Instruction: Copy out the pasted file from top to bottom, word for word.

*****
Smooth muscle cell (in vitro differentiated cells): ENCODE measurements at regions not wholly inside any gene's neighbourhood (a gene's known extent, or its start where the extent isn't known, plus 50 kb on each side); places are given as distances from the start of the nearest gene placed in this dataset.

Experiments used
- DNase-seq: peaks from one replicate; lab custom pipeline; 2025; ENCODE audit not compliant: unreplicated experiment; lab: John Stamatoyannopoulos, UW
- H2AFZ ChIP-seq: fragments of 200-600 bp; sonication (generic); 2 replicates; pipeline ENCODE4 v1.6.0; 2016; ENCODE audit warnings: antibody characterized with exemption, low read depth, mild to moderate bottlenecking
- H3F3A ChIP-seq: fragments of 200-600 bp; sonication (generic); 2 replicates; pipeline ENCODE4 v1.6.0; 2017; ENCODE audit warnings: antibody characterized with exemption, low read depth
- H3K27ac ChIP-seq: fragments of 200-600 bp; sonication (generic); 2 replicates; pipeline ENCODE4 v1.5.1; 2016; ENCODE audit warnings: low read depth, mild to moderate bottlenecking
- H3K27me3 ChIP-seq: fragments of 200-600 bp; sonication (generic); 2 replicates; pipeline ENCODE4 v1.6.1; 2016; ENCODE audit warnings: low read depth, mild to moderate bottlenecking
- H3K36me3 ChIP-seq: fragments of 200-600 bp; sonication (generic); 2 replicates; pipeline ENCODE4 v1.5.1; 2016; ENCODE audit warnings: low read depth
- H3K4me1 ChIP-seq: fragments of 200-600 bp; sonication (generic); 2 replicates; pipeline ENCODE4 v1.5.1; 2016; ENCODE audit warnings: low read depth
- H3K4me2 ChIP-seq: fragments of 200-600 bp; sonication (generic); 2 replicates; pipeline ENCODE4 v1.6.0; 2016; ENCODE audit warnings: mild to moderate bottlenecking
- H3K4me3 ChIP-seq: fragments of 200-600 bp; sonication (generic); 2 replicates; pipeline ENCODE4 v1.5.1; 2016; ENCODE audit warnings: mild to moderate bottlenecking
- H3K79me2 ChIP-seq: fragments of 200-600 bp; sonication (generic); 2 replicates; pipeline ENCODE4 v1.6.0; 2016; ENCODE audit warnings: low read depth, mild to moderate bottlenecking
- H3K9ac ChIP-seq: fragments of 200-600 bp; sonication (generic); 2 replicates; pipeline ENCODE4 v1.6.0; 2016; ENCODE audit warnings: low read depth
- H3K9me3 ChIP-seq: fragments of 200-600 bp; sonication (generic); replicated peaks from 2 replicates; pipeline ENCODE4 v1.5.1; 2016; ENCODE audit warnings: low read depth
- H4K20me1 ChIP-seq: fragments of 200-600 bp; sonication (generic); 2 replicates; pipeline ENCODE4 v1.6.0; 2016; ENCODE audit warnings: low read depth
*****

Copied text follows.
Smooth muscle cell (in vitro differentiated cells): ENCODE measurements at regions not wholly inside any gene's neighbourhood (a gene's known extent, or its start where the extent isn't known, plus 50 kb on each side); places are given as distances from the start of the nearest gene placed in this dataset.

Experiments used
- DNase-seq: peaks from one replicate; lab custom pipeline; 2025; ENCODE audit not compliant: unreplicated experiment; lab: John Stamatoyannopoulos, UW
- H2AFZ ChIP-seq: fragments of 200-600 bp; sonication (generic); 2 replicates; pipeline ENCODE4 v1.6.0; 2016; ENCODE audit warnings: antibody characterized with exemption, low read depth, mild to moderate bottlenecking
- H3F3A ChIP-seq: fragments of 200-600 bp; sonication (generic); 2 replicates; pipeline ENCODE4 v1.6.0; 2017; ENCODE audit warnings: antibody characterized with exemption, low read depth
- H3K27ac ChIP-seq: fragments of 200-600 bp; sonication (generic); 2 replicates; pipeline ENCODE4 v1.5.1; 2016; ENCODE audit warnings: low read depth, mild to moderate bottlenecking
- H3K27me3 ChIP-seq: fragments of 200-600 bp; sonication (generic); 2 replicates; pipeline ENCODE4 v1.6.1; 2016; ENCODE audit warnings: low read depth, mild to moderate bottlenecking
- H3K36me3 ChIP-seq: fragments of 200-600 bp; sonication (generic); 2 replicates; pipeline ENCODE4 v1.5.1; 2016; ENCODE audit warnings: low read depth
- H3K4me1 ChIP-seq: fragments of 200-600 bp; sonication (generic); 2 replicates; pipeline ENCODE4 v1.5.1; 2016; ENCODE audit warnings: low read depth
- H3K4me2 ChIP-seq: fragments of 200-600 bp; sonication (generic); 2 replicates; pipeline ENCODE4 v1.6.0; 2016; ENCODE audit warnings: mild to moderate bottlenecking
- H3K4me3 ChIP-seq: fragments of 200-600 bp; sonication (generic); 2 replicates; pipeline ENCODE4 v1.5.1; 2016; ENCODE audit warnings: mild to moderate bottlenecking
- H3K79me2 ChIP-seq: fragments of 200-600 bp; sonication (generic); 2 replicates; pipeline ENCODE4 v1.6.0; 2016; ENCODE audit warnings: low read depth, mild to moderate bottlenecking
- H3K9ac ChIP-seq: fragments of 200-600 bp; sonication (generic); 2 replicates; pipeline ENCODE4 v1.6.0; 2016; ENCODE audit warnings: low read depth
- H3K9me3 ChIP-seq: fragments of 200-600 bp; sonication (generic); replicated peaks from 2 replicates; pipeline ENCODE4 v1.5.1; 2016; ENCODE audit warnings: low read depth
- H4K20me1 ChIP-seq: fragments of 200-600 bp; sonication (generic); 2 replicates; pipeline ENCODE4 v1.6.0; 2016; ENCODE audit warnings: low read depth